Al Jean: It was a smash. It was like the closet thing, I assume I’ll ever have to being a Beatle, you know, where it was all over the place. There was merchandise everywhere. People were talking about it if you walked down the street. It was in the newspapers every day.
Walter Isaacson: But it was also a controversial one. The show’s witty, often vulgar, irreverence made it a favorite in playgrounds and living rooms around the country. But it also sparked a backlash in some of the most unlikely places. Al Jean.
Al Jean: It was considered extremely outrageous for when it aired, which is funny because now people look back on those episodes in somewhat of a reverential way, some people do. And I remember being a lot more …
I mean, the President of the United States made fun of us, for God’s sake.
Walter Isaacson: And indeed, in a speech about family values, then President George H. W. Bush called out the cartoon family.
George H. W. B.: We are going to keep on trying to strengthen the American family to make American families a lot more like the Waltons and a lot less like the Simpsons.
Walter Isaacson: The Simpsons’ appeal, and the fact that it’s still on the air after over 650 episodes, lies in its very grown up storytelling.
Al Jean: We never wrote the show for children. The material was always designed to be for an intelligent adult, just the way Taxi and Mary Tyler Moore were written, and we just always assumed, and correctly, I think, that younger viewers would watch the show and, like the favorite cartoons I had as a kid, like Bullwinkle, you would then learn as you got older that there was more to the show than you realized, and that would be like a nice gift.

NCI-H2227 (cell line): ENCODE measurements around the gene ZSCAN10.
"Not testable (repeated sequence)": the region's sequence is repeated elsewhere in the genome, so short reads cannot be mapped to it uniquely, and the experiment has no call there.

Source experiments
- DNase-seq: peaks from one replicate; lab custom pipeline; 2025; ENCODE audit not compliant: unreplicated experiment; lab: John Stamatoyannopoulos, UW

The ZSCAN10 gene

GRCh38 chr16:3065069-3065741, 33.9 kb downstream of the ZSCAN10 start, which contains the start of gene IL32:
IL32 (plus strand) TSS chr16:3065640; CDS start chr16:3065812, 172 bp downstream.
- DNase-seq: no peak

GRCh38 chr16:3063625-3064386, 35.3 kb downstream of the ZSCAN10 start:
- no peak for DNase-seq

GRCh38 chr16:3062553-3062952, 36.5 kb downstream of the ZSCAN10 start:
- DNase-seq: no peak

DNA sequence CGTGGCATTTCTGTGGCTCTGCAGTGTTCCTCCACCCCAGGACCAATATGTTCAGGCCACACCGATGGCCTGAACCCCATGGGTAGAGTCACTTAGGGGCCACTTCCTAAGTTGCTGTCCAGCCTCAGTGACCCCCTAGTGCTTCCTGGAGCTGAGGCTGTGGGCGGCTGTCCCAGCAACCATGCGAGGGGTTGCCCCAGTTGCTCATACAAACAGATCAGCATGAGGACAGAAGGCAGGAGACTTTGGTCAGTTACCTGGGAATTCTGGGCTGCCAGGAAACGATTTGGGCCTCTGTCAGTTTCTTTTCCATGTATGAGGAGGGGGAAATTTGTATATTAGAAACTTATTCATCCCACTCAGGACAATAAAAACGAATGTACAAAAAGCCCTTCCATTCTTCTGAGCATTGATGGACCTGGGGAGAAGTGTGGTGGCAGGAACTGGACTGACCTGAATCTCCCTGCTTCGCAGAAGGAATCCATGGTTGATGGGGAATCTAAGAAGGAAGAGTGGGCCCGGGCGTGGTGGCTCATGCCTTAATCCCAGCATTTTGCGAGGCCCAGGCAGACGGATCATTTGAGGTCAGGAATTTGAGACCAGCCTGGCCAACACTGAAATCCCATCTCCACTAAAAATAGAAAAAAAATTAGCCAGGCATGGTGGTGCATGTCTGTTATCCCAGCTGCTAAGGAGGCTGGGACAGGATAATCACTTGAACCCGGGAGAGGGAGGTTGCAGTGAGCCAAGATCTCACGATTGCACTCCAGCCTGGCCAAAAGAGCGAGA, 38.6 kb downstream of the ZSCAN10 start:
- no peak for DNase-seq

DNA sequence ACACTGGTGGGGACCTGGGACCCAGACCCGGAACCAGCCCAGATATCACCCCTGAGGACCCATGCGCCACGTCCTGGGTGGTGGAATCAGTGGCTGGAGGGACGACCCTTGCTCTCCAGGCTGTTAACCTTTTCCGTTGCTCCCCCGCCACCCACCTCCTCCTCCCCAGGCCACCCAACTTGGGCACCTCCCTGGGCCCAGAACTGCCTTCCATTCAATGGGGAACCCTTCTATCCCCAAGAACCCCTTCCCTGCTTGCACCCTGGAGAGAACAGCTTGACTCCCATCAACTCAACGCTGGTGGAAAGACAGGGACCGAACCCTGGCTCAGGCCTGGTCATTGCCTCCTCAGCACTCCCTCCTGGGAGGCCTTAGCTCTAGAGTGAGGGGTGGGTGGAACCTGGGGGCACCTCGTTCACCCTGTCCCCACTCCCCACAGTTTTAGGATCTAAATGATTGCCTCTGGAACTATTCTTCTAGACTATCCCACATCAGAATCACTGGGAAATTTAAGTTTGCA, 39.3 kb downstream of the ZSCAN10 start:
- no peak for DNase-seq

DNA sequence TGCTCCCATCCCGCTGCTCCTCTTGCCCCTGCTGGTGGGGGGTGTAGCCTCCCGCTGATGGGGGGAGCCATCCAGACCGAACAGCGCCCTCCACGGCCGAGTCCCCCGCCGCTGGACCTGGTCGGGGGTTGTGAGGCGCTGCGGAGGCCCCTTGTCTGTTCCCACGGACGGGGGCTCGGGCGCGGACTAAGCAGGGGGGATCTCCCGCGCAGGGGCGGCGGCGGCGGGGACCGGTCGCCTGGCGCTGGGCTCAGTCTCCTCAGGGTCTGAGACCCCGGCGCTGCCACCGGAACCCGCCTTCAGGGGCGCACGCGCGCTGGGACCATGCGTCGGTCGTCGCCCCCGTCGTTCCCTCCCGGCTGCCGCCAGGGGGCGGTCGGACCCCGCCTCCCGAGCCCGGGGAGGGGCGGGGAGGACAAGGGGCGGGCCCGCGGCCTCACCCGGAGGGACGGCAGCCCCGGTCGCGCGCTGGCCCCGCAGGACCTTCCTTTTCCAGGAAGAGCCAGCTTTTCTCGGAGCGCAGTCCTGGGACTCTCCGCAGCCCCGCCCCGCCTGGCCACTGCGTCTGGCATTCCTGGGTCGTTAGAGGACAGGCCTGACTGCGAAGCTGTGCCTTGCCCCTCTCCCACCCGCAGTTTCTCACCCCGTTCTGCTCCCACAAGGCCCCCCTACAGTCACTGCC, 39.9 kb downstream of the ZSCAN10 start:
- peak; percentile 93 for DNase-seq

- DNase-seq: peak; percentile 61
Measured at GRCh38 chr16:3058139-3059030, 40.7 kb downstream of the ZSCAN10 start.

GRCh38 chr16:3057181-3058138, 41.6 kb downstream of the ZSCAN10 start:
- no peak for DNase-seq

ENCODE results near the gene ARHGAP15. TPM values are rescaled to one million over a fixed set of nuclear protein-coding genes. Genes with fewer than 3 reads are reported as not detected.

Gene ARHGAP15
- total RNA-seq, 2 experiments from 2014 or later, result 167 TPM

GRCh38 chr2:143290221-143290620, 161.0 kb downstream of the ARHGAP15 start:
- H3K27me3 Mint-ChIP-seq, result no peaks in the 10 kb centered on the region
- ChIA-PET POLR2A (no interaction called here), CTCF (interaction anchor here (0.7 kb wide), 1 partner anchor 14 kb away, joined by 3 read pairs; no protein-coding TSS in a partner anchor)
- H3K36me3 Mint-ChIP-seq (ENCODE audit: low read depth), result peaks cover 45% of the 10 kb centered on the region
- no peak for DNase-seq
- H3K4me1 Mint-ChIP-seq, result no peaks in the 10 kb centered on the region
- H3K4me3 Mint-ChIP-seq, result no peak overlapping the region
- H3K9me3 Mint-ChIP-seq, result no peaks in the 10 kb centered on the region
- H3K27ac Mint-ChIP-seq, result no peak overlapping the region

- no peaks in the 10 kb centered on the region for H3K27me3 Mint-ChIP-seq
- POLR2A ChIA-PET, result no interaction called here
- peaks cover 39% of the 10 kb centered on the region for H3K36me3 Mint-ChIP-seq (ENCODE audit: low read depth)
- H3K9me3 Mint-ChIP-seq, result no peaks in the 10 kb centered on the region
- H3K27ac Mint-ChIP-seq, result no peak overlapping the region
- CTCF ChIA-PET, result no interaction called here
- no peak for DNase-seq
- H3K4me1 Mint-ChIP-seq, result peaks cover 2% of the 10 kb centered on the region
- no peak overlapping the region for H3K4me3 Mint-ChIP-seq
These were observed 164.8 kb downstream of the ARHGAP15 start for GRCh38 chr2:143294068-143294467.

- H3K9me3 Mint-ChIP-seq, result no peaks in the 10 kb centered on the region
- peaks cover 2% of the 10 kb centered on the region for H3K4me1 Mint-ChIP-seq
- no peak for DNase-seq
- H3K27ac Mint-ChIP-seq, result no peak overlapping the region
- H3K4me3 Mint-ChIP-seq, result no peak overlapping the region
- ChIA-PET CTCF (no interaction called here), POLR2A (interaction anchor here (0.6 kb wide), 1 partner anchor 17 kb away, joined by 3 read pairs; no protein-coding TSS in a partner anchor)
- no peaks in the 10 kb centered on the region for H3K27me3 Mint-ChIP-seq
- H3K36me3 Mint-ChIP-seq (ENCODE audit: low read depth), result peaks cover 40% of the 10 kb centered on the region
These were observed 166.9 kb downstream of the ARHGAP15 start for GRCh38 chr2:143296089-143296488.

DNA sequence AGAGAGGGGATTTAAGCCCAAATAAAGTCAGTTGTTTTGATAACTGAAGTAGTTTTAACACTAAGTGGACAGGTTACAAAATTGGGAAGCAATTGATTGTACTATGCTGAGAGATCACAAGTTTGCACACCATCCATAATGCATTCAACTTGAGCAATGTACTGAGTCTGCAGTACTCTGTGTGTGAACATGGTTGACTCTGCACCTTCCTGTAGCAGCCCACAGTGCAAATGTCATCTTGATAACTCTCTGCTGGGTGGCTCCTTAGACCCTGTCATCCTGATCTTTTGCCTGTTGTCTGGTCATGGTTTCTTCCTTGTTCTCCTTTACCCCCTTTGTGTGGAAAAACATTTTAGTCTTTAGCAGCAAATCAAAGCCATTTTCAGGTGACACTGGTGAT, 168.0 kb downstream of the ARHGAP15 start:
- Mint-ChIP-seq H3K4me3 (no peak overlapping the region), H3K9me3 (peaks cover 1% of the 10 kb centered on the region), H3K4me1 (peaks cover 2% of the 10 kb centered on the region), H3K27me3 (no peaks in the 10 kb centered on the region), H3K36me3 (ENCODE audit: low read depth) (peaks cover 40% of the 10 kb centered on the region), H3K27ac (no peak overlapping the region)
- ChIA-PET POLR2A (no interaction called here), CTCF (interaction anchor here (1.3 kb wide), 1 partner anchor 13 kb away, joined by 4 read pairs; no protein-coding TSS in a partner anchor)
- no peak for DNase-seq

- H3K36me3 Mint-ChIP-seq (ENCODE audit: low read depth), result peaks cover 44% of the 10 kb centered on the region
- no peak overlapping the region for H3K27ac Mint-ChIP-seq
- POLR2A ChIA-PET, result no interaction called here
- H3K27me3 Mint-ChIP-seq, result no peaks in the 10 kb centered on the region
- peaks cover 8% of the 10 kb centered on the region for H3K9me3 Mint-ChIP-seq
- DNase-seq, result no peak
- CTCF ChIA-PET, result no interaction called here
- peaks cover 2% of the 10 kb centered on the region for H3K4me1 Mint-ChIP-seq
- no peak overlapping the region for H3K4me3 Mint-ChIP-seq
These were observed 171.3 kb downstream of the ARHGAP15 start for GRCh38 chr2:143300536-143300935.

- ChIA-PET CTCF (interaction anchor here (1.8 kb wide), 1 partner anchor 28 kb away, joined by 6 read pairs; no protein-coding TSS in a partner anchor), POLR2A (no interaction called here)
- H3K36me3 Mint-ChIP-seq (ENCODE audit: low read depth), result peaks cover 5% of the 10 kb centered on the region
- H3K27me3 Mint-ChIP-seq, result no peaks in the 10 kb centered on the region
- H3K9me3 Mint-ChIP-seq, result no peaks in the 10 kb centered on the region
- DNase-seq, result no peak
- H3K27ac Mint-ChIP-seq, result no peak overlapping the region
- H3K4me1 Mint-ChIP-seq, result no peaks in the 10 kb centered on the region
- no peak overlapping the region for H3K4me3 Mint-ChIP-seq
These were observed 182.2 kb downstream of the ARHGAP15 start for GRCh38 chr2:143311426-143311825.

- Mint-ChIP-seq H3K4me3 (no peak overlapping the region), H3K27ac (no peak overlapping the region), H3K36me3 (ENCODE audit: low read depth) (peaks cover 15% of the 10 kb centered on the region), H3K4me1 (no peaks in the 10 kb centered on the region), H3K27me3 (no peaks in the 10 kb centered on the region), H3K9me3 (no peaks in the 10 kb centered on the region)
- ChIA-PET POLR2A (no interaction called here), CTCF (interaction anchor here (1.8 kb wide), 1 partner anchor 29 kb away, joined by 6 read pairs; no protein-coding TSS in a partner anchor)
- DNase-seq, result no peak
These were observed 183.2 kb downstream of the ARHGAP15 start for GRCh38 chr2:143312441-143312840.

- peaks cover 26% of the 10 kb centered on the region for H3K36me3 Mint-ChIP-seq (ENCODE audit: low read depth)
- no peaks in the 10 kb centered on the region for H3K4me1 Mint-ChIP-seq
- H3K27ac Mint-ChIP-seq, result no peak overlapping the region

Walter Isaacson: The Simpsons paved the way for a new era of televised animation with shows like King of the Hill, South Park, and current hits like BoJack Horseman, proving that TV cartoons can have real depth in characterization.
And at the same time as The Simpsons was exploding in popularity, another revolution was about to storm the world of animation. It was one that would not only change the way animation was produced, but it would alter the course of live action filmmaking forever.
It’s mid-November in 1995 and a new animated film is about to premiere. For everyone involved, it’s a bit of a gamble. Pixar, an upstart company based an arm’s length from Hollywood in Northern California is about to release Toy Story, the world’s first ever computer animated feature film.
Pixar Founder, Ed Catmull, watches the reviews come in nervously. How will the world react to this technical breakthrough? Will they be able to appreciate the immense amount of effort the Pixar team has put, not just into the technical side of the film, but into the movie’s rich and emotional storyline? But when he reads them, he breathes a sigh of relief.
Ed Catmull: Almost every review only had one or two sentences saying it was computer animation, and the rest of the review was about the movie. I thought, okay, we did it.